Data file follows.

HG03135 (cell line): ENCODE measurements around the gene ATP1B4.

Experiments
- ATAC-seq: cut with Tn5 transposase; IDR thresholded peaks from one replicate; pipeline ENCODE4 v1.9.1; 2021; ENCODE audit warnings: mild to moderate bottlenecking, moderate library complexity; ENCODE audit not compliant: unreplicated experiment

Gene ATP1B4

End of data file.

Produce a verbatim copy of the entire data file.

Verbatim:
HG03135 (cell line): ENCODE measurements around the gene ATP1B4.

Experiments
- ATAC-seq: cut with Tn5 transposase; IDR thresholded peaks from one replicate; pipeline ENCODE4 v1.9.1; 2021; ENCODE audit warnings: mild to moderate bottlenecking, moderate library complexity; ENCODE audit not compliant: unreplicated experiment

Gene ATP1B4